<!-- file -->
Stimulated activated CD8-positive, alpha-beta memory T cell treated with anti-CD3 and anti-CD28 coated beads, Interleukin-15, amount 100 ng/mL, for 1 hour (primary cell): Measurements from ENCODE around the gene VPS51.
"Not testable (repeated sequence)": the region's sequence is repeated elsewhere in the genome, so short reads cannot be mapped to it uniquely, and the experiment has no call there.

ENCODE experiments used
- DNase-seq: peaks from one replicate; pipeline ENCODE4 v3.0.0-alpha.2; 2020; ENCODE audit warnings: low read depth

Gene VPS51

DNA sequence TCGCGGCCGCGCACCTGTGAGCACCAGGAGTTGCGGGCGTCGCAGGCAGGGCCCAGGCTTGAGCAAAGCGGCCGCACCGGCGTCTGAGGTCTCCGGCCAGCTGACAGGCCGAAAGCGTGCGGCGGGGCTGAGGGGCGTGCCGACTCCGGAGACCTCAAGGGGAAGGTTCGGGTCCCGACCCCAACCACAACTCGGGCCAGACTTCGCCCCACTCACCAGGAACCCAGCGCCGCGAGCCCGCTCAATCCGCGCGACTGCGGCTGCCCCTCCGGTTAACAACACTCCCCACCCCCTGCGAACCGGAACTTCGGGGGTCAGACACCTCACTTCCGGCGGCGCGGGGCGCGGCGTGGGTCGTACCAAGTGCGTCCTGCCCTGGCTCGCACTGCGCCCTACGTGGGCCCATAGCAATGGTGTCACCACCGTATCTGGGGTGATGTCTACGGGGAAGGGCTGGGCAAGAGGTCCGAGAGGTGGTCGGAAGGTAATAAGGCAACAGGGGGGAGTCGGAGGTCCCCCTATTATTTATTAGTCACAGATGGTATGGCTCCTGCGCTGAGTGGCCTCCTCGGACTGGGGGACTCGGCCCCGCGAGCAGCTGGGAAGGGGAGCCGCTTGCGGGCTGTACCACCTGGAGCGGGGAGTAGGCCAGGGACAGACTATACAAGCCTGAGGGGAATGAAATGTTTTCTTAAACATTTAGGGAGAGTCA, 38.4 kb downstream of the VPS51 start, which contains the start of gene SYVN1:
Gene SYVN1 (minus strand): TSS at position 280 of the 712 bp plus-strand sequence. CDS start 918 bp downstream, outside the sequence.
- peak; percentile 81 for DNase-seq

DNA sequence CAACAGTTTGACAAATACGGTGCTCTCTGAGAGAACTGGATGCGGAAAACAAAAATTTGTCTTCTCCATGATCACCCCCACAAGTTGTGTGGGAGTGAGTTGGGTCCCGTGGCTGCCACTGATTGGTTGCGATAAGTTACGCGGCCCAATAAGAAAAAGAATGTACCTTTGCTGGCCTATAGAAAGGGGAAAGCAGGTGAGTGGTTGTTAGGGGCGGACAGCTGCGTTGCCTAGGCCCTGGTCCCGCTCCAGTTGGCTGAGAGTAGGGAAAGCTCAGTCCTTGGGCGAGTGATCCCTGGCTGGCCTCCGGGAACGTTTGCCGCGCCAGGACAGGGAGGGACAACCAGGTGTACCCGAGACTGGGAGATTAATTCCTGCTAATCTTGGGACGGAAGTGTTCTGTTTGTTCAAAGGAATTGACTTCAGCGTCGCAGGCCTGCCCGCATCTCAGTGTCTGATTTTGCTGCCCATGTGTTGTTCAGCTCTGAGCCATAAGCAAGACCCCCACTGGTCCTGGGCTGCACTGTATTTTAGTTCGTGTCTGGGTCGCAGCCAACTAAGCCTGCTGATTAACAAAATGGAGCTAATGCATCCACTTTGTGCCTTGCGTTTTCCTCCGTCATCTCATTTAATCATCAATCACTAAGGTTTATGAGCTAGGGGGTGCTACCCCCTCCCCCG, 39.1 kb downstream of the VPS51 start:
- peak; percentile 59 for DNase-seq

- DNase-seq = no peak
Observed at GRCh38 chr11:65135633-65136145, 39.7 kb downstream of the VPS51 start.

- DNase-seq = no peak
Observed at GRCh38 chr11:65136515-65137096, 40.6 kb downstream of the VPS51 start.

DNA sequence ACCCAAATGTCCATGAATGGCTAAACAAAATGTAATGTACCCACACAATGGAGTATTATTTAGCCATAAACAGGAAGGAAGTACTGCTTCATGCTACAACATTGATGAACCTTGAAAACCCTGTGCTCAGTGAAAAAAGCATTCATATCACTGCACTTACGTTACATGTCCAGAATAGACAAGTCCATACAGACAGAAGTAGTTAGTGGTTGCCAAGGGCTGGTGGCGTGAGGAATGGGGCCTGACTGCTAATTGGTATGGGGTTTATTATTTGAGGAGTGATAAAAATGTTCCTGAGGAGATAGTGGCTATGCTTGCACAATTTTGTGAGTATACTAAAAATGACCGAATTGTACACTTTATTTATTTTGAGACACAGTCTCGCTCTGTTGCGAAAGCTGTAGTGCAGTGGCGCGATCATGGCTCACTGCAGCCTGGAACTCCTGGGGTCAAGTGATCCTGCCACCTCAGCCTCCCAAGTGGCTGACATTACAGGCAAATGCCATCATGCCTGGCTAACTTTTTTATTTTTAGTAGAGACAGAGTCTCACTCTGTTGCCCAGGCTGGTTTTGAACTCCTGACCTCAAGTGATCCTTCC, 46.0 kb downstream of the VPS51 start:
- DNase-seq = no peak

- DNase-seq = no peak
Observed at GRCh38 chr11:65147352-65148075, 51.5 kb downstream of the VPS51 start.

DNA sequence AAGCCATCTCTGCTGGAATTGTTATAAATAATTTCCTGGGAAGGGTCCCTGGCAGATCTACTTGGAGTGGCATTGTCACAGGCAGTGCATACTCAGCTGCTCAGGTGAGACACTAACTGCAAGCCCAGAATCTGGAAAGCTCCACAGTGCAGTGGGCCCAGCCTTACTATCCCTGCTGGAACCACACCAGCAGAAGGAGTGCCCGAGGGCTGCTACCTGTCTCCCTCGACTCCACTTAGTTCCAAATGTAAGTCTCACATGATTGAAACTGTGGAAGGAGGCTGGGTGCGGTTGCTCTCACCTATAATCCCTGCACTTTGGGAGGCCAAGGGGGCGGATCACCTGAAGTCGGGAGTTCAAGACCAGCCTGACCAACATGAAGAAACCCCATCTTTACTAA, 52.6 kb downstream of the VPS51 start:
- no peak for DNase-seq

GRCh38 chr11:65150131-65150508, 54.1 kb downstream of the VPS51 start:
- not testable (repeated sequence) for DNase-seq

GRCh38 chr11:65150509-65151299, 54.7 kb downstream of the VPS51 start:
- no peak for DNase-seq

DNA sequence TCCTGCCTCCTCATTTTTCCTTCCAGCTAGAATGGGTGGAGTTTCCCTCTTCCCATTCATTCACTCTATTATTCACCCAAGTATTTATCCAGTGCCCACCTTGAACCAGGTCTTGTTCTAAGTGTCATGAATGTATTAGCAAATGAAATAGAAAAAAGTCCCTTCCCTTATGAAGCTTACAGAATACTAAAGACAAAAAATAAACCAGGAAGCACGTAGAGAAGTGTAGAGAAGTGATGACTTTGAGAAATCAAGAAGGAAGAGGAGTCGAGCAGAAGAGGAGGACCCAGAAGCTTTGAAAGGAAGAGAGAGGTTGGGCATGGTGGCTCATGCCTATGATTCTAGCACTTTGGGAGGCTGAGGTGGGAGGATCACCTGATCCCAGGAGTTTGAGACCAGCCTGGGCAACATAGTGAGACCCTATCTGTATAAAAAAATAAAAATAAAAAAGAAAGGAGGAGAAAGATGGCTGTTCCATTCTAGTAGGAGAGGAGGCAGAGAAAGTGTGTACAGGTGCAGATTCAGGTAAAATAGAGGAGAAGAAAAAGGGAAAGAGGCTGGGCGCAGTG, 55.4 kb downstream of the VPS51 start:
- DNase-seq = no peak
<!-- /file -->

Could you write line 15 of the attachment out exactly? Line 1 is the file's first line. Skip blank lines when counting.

DNA sequence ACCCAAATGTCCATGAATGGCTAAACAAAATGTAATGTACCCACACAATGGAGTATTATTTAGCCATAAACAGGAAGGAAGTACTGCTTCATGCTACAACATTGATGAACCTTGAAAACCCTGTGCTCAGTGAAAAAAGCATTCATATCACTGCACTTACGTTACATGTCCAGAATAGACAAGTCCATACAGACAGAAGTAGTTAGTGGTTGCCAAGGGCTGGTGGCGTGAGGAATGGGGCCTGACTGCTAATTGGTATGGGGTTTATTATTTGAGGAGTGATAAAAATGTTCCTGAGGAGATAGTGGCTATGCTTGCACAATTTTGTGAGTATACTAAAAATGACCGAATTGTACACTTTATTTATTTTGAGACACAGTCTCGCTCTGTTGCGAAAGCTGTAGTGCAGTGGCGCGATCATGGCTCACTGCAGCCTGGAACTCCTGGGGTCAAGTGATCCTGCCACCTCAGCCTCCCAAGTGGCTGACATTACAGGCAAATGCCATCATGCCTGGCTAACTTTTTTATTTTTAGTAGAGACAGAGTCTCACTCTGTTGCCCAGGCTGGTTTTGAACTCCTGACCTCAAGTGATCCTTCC, 46.0 kb downstream of the VPS51 start: